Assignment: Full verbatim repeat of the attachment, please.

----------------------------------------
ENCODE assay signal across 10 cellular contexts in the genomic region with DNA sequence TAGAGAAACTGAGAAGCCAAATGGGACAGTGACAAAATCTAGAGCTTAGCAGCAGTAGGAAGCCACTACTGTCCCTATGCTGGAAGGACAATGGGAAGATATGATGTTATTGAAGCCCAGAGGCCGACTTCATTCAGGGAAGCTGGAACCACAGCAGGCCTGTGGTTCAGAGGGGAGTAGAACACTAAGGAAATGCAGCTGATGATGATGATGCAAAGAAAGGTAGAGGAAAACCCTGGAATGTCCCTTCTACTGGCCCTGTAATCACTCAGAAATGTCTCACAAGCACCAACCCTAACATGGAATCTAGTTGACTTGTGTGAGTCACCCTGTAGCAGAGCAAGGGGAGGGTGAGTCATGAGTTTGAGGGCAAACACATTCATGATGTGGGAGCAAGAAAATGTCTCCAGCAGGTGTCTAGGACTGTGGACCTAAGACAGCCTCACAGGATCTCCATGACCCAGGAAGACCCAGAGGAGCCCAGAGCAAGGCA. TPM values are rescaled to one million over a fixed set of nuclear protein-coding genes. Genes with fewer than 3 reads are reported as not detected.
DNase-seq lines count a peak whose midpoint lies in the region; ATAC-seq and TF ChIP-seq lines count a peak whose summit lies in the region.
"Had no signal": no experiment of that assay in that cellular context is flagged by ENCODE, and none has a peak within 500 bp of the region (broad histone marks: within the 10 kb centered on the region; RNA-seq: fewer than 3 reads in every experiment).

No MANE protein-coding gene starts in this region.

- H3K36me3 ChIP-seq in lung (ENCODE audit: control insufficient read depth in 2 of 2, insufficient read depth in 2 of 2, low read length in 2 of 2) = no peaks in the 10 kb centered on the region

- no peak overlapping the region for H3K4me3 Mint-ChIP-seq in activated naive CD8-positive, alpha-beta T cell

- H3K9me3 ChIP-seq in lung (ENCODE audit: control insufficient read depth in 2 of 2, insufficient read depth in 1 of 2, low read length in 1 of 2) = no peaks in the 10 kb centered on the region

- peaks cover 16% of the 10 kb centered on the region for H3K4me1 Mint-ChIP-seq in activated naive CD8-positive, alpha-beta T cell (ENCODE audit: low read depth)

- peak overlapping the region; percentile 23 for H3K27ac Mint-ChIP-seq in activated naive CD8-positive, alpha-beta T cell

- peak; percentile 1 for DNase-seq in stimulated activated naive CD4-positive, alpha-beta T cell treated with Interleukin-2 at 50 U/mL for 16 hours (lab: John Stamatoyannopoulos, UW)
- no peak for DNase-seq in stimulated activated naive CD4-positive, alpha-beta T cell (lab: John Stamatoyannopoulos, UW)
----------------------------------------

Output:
ENCODE assay signal across 10 cellular contexts in the genomic region with DNA sequence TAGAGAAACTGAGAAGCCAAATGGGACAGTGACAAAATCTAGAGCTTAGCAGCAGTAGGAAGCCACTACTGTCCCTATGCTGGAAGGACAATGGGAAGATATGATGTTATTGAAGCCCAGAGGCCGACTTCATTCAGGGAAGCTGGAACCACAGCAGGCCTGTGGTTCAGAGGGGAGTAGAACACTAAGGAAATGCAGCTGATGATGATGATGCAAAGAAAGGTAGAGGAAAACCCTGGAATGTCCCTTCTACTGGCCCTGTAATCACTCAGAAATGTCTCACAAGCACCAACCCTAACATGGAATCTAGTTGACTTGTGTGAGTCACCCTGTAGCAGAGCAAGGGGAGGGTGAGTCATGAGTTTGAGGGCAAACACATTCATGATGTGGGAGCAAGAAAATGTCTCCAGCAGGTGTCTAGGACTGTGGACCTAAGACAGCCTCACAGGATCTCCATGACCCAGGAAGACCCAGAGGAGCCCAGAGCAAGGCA. TPM values are rescaled to one million over a fixed set of nuclear protein-coding genes. Genes with fewer than 3 reads are reported as not detected.
DNase-seq lines count a peak whose midpoint lies in the region; ATAC-seq and TF ChIP-seq lines count a peak whose summit lies in the region.
"Had no signal": no experiment of that assay in that cellular context is flagged by ENCODE, and none has a peak within 500 bp of the region (broad histone marks: within the 10 kb centered on the region; RNA-seq: fewer than 3 reads in every experiment).

No MANE protein-coding gene starts in this region.

- H3K36me3 ChIP-seq in lung (ENCODE audit: control insufficient read depth in 2 of 2, insufficient read depth in 2 of 2, low read length in 2 of 2) = no peaks in the 10 kb centered on the region

- no peak overlapping the region for H3K4me3 Mint-ChIP-seq in activated naive CD8-positive, alpha-beta T cell

- H3K9me3 ChIP-seq in lung (ENCODE audit: control insufficient read depth in 2 of 2, insufficient read depth in 1 of 2, low read length in 1 of 2) = no peaks in the 10 kb centered on the region

- peaks cover 16% of the 10 kb centered on the region for H3K4me1 Mint-ChIP-seq in activated naive CD8-positive, alpha-beta T cell (ENCODE audit: low read depth)

- peak overlapping the region; percentile 23 for H3K27ac Mint-ChIP-seq in activated naive CD8-positive, alpha-beta T cell

- peak; percentile 1 for DNase-seq in stimulated activated naive CD4-positive, alpha-beta T cell treated with Interleukin-2 at 50 U/mL for 16 hours (lab: John Stamatoyannopoulos, UW)
- no peak for DNase-seq in stimulated activated naive CD4-positive, alpha-beta T cell (lab: John Stamatoyannopoulos, UW)